Shipments of discrete graphics could decline by up to 30-40 percent in the second quarter of 2014.
The substantial drop has been caused by excessive inventories and the end of the cryptocurrency mining craze, reports dodgy Digitimes.
We discussed the altcoin mining boom and its possible fallout a couple of months ago, so you may want to check it out for some background.
No more GPU mining
The tl:dr version goes something like this: bitcoin can no longer be effectively mined using GPUs, so over the past 18-24 months GPU miners have been flocking to alternative cryptocurrencies based on ASIC-proof algorithms such as Scrypt. The most popular Scrypt coins are litecoin and dogecoin, which is basically an elaborate meme-inspired joke, but it’s wildly popular in some circles and the community has a great sense of humour, as it’s looking to have some fun rather than make a quick buck.
The first Scrypt ASICs are taping out and they will render GPU miners obsolete overnight. Some of these chips can deliver as much hash power as 250-400 Hawaii XT cards. Miners don’t have anywhere to go, there’s nowhere to migrate. Many mining rigs will be up for sale soon, but as we pointed out back in April, it is probably a good idea to stay away from mining cards in the second-hand market.
Seasonality kicks in
Digitimes cites “sources from graphics cards players” and claims that sales have been impacted since April. This is not exactly a scoop, as we expected demand for GPU miners to cool off this quarter and so did AIB partners.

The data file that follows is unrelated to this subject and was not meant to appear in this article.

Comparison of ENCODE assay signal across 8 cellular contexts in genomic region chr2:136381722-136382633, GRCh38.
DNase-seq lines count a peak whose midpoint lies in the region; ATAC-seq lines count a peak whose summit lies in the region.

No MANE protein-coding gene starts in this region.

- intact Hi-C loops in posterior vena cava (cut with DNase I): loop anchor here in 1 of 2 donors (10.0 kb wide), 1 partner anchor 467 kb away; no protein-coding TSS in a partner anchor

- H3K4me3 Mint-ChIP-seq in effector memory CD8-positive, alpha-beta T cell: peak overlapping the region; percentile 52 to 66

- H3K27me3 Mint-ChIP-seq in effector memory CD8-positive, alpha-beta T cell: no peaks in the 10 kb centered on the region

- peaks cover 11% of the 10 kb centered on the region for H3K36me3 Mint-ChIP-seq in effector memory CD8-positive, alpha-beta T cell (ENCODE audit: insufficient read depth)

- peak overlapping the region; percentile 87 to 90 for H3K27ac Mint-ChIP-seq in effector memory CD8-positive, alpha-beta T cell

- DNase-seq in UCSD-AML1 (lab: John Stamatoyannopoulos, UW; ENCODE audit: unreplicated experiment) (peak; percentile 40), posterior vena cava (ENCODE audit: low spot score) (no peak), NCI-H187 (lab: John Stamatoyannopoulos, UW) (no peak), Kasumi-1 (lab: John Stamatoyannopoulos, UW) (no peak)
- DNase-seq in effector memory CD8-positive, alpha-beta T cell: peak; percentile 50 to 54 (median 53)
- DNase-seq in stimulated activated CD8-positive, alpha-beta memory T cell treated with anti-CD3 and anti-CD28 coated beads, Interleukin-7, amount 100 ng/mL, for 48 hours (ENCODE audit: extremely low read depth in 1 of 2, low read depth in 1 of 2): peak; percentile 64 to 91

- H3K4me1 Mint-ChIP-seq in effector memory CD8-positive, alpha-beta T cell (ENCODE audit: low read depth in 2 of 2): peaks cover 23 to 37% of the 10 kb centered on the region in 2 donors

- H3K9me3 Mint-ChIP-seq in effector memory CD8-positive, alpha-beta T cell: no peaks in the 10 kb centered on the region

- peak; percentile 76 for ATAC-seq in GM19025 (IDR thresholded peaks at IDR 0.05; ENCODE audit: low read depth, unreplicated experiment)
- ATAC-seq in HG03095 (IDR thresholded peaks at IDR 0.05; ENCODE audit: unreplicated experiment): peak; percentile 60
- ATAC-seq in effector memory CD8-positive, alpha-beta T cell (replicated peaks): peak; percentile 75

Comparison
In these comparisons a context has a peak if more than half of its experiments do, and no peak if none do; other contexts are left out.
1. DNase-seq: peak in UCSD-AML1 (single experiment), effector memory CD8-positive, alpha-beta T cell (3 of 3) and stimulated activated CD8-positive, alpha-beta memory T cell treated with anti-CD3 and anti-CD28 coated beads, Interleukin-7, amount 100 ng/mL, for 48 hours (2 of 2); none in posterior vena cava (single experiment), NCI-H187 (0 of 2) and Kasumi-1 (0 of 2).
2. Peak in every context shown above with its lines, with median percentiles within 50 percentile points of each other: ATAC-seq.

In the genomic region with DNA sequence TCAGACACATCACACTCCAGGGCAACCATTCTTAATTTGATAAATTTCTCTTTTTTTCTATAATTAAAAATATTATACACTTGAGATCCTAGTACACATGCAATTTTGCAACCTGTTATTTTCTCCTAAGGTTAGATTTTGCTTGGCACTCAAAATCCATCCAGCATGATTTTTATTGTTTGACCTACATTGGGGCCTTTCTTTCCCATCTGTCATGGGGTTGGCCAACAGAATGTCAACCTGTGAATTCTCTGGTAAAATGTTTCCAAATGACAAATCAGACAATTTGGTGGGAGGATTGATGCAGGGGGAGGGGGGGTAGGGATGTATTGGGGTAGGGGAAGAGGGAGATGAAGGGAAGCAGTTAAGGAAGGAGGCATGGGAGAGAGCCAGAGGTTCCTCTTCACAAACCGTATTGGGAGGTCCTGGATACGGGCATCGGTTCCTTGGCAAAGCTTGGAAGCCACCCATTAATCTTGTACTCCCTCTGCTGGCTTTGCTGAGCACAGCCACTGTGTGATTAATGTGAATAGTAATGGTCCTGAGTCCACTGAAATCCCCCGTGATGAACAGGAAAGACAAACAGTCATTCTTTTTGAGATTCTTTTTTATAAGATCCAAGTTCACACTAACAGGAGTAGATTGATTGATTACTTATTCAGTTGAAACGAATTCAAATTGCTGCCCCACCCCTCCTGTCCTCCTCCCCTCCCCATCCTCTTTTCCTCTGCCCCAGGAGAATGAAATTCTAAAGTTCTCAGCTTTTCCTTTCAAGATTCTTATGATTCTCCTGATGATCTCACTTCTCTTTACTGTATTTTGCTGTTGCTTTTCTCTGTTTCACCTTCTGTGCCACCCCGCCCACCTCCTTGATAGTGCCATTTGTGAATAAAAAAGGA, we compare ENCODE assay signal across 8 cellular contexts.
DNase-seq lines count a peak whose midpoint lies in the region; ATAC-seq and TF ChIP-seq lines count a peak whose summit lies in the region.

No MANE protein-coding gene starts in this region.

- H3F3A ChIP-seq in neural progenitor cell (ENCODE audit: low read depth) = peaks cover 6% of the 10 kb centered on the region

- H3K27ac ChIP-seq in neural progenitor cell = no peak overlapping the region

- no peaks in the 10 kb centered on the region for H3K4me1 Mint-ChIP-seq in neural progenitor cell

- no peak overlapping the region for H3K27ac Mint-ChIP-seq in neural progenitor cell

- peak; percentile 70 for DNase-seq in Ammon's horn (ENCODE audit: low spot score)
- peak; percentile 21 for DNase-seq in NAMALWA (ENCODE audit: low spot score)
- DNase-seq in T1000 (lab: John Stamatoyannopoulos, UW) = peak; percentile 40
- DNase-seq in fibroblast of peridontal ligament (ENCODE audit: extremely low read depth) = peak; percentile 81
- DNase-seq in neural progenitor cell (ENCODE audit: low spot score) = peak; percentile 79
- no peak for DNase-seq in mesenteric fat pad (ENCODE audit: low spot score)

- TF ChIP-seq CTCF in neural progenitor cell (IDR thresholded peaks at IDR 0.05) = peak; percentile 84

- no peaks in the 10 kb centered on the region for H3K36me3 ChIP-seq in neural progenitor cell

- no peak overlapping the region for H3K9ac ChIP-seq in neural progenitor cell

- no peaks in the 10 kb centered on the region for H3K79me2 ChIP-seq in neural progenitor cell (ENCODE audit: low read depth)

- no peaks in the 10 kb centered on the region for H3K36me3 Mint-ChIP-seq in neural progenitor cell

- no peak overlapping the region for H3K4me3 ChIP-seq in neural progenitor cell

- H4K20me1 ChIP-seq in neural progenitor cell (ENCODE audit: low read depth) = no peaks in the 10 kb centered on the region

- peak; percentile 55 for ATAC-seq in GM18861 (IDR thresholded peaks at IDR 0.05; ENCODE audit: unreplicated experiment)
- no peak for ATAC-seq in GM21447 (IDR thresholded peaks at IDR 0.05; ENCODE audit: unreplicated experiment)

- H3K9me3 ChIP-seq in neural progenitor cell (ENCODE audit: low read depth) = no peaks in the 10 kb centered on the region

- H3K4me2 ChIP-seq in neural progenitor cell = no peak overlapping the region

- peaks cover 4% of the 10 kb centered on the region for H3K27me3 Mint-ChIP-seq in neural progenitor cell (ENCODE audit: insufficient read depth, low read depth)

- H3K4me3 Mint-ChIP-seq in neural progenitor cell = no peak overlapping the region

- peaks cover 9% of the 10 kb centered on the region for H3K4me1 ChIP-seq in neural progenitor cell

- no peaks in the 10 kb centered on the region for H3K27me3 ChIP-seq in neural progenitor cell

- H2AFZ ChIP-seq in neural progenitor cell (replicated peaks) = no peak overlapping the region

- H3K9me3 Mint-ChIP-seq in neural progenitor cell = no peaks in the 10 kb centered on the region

AIBs and channel retailers reportedly asked AMD and Nvidia to slash their prices in order to reheat demand, but the companies chose to dial down shipments instead. Although the decline is substantial, it was not unexpected and it merely accelerated seasonal trends. People simply don't tend to buy heaps of graphics cards during the summer, especially not when the World Cup is on the telly, although the cup doesn't make much of a difference in North America.
Furthermore neither AMD nor Nvidia have a lot of fresh products to offer. Nvidia has just a single Maxwell-based discrete card, while AMD has a few Hawaii products which have been around for nine months.
Unfortunately this won’t change anytime soon and the slow transition to 20nm is another concern.